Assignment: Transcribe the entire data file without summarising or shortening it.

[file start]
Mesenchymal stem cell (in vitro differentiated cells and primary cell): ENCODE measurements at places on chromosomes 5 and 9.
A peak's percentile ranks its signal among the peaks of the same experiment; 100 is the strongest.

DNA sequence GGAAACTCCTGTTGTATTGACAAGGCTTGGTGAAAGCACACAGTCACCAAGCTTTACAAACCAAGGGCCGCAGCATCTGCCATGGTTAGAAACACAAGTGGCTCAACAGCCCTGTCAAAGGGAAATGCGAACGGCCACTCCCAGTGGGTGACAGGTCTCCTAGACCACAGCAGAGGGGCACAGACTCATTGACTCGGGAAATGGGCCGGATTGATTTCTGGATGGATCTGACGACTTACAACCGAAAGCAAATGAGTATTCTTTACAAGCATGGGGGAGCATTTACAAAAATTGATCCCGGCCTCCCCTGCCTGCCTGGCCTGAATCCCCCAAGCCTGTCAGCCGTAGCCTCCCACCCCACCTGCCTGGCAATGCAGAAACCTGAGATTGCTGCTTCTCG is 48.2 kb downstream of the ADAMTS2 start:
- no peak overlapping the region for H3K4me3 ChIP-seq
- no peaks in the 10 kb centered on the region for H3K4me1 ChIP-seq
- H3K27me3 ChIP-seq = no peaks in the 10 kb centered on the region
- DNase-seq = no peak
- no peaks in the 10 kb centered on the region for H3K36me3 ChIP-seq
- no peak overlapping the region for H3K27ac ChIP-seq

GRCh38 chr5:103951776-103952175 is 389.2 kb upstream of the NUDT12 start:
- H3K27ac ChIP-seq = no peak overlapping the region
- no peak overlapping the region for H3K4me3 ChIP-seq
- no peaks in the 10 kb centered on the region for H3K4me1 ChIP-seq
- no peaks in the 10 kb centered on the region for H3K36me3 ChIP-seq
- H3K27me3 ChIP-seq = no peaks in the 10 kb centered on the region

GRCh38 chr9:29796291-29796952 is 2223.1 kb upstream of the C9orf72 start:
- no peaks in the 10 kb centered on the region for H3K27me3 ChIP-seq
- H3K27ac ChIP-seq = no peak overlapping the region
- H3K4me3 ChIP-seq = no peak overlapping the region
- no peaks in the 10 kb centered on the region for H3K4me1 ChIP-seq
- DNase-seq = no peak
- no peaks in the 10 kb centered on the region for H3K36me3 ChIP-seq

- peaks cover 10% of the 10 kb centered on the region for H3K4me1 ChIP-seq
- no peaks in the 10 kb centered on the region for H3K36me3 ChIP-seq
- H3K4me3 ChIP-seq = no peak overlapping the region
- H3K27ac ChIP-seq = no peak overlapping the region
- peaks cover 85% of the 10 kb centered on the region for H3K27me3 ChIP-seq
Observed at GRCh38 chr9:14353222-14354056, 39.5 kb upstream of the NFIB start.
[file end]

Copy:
Mesenchymal stem cell (in vitro differentiated cells and primary cell): ENCODE measurements at places on chromosomes 5 and 9.
A peak's percentile ranks its signal among the peaks of the same experiment; 100 is the strongest.

DNA sequence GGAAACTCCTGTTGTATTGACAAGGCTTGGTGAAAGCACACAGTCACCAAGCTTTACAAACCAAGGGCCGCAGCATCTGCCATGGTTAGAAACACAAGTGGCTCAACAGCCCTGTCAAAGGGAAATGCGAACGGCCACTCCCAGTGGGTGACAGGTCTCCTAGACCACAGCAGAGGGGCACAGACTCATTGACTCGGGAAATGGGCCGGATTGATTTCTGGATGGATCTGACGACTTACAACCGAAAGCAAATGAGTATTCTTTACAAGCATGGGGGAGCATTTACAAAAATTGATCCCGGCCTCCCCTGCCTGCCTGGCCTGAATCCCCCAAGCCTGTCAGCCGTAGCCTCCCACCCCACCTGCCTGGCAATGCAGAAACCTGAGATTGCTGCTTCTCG is 48.2 kb downstream of the ADAMTS2 start:
- no peak overlapping the region for H3K4me3 ChIP-seq
- no peaks in the 10 kb centered on the region for H3K4me1 ChIP-seq
- H3K27me3 ChIP-seq = no peaks in the 10 kb centered on the region
- DNase-seq = no peak
- no peaks in the 10 kb centered on the region for H3K36me3 ChIP-seq
- no peak overlapping the region for H3K27ac ChIP-seq

GRCh38 chr5:103951776-103952175 is 389.2 kb upstream of the NUDT12 start:
- H3K27ac ChIP-seq = no peak overlapping the region
- no peak overlapping the region for H3K4me3 ChIP-seq
- no peaks in the 10 kb centered on the region for H3K4me1 ChIP-seq
- no peaks in the 10 kb centered on the region for H3K36me3 ChIP-seq
- H3K27me3 ChIP-seq = no peaks in the 10 kb centered on the region

GRCh38 chr9:29796291-29796952 is 2223.1 kb upstream of the C9orf72 start:
- no peaks in the 10 kb centered on the region for H3K27me3 ChIP-seq
- H3K27ac ChIP-seq = no peak overlapping the region
- H3K4me3 ChIP-seq = no peak overlapping the region
- no peaks in the 10 kb centered on the region for H3K4me1 ChIP-seq
- DNase-seq = no peak
- no peaks in the 10 kb centered on the region for H3K36me3 ChIP-seq

- peaks cover 10% of the 10 kb centered on the region for H3K4me1 ChIP-seq
- no peaks in the 10 kb centered on the region for H3K36me3 ChIP-seq
- H3K4me3 ChIP-seq = no peak overlapping the region
- H3K27ac ChIP-seq = no peak overlapping the region
- peaks cover 85% of the 10 kb centered on the region for H3K27me3 ChIP-seq
Observed at GRCh38 chr9:14353222-14354056, 39.5 kb upstream of the NFIB start.